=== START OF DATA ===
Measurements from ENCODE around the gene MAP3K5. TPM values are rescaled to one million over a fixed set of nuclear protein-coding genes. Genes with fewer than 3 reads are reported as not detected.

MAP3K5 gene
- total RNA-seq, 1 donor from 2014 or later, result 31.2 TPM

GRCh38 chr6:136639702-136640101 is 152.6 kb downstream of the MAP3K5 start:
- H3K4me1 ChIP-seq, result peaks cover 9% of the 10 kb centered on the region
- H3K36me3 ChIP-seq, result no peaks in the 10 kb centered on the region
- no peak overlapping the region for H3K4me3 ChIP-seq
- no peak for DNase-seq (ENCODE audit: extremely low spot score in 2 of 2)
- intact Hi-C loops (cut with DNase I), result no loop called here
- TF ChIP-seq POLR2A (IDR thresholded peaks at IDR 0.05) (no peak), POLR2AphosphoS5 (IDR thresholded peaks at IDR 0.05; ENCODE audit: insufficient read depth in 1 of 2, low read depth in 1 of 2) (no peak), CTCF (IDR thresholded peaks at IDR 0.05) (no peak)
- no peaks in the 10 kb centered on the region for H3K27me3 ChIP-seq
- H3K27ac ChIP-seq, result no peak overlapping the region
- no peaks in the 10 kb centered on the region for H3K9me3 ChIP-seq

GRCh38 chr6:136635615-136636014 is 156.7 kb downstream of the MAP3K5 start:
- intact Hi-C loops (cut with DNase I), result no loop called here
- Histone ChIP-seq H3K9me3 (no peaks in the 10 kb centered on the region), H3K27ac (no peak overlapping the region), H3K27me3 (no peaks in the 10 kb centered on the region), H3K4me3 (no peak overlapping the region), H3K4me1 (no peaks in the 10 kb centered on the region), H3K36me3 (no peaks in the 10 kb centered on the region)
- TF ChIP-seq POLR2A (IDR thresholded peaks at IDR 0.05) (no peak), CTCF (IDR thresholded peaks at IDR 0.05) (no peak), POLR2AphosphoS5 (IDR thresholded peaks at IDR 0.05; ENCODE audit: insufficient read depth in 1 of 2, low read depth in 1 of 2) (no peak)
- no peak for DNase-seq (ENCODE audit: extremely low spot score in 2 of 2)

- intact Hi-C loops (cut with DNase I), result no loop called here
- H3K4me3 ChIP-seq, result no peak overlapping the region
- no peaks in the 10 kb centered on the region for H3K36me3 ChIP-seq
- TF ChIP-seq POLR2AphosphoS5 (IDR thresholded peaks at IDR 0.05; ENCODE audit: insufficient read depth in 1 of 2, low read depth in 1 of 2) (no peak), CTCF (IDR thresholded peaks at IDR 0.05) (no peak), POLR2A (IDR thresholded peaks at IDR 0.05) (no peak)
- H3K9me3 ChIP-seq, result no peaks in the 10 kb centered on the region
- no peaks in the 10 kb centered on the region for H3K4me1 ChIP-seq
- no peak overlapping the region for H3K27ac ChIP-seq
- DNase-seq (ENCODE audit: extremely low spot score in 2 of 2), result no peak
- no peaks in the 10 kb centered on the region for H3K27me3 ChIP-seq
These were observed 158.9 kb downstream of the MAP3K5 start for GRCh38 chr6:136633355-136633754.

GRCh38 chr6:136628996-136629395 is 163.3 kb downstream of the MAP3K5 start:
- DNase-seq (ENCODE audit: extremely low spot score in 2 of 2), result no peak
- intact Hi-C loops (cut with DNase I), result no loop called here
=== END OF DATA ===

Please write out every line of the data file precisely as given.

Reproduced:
Measurements from ENCODE around the gene MAP3K5. TPM values are rescaled to one million over a fixed set of nuclear protein-coding genes. Genes with fewer than 3 reads are reported as not detected.

MAP3K5 gene
- total RNA-seq, 1 donor from 2014 or later, result 31.2 TPM

GRCh38 chr6:136639702-136640101 is 152.6 kb downstream of the MAP3K5 start:
- H3K4me1 ChIP-seq, result peaks cover 9% of the 10 kb centered on the region
- H3K36me3 ChIP-seq, result no peaks in the 10 kb centered on the region
- no peak overlapping the region for H3K4me3 ChIP-seq
- no peak for DNase-seq (ENCODE audit: extremely low spot score in 2 of 2)
- intact Hi-C loops (cut with DNase I), result no loop called here
- TF ChIP-seq POLR2A (IDR thresholded peaks at IDR 0.05) (no peak), POLR2AphosphoS5 (IDR thresholded peaks at IDR 0.05; ENCODE audit: insufficient read depth in 1 of 2, low read depth in 1 of 2) (no peak), CTCF (IDR thresholded peaks at IDR 0.05) (no peak)
- no peaks in the 10 kb centered on the region for H3K27me3 ChIP-seq
- H3K27ac ChIP-seq, result no peak overlapping the region
- no peaks in the 10 kb centered on the region for H3K9me3 ChIP-seq

GRCh38 chr6:136635615-136636014 is 156.7 kb downstream of the MAP3K5 start:
- intact Hi-C loops (cut with DNase I), result no loop called here
- Histone ChIP-seq H3K9me3 (no peaks in the 10 kb centered on the region), H3K27ac (no peak overlapping the region), H3K27me3 (no peaks in the 10 kb centered on the region), H3K4me3 (no peak overlapping the region), H3K4me1 (no peaks in the 10 kb centered on the region), H3K36me3 (no peaks in the 10 kb centered on the region)
- TF ChIP-seq POLR2A (IDR thresholded peaks at IDR 0.05) (no peak), CTCF (IDR thresholded peaks at IDR 0.05) (no peak), POLR2AphosphoS5 (IDR thresholded peaks at IDR 0.05; ENCODE audit: insufficient read depth in 1 of 2, low read depth in 1 of 2) (no peak)
- no peak for DNase-seq (ENCODE audit: extremely low spot score in 2 of 2)

- intact Hi-C loops (cut with DNase I), result no loop called here
- H3K4me3 ChIP-seq, result no peak overlapping the region
- no peaks in the 10 kb centered on the region for H3K36me3 ChIP-seq
- TF ChIP-seq POLR2AphosphoS5 (IDR thresholded peaks at IDR 0.05; ENCODE audit: insufficient read depth in 1 of 2, low read depth in 1 of 2) (no peak), CTCF (IDR thresholded peaks at IDR 0.05) (no peak), POLR2A (IDR thresholded peaks at IDR 0.05) (no peak)
- H3K9me3 ChIP-seq, result no peaks in the 10 kb centered on the region
- no peaks in the 10 kb centered on the region for H3K4me1 ChIP-seq
- no peak overlapping the region for H3K27ac ChIP-seq
- DNase-seq (ENCODE audit: extremely low spot score in 2 of 2), result no peak
- no peaks in the 10 kb centered on the region for H3K27me3 ChIP-seq
These were observed 158.9 kb downstream of the MAP3K5 start for GRCh38 chr6:136633355-136633754.

GRCh38 chr6:136628996-136629395 is 163.3 kb downstream of the MAP3K5 start:
- DNase-seq (ENCODE audit: extremely low spot score in 2 of 2), result no peak
- intact Hi-C loops (cut with DNase I), result no loop called here